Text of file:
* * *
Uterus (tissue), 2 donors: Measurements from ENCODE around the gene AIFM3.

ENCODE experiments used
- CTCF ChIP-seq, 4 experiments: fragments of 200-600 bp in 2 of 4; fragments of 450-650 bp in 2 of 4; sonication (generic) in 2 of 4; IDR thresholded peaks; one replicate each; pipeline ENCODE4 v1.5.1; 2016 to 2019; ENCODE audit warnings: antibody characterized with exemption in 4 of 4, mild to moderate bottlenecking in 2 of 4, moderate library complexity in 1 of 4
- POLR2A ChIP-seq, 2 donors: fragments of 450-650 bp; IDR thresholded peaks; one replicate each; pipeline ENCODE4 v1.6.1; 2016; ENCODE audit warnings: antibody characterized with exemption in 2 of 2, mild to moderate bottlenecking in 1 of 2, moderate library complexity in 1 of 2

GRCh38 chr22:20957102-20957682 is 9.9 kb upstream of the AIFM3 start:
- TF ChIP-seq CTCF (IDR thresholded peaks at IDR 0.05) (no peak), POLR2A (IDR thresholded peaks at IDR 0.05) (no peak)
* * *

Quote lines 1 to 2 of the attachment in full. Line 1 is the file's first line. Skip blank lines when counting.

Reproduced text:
Uterus (tissue), 2 donors: Measurements from ENCODE around the gene AIFM3.

ENCODE experiments used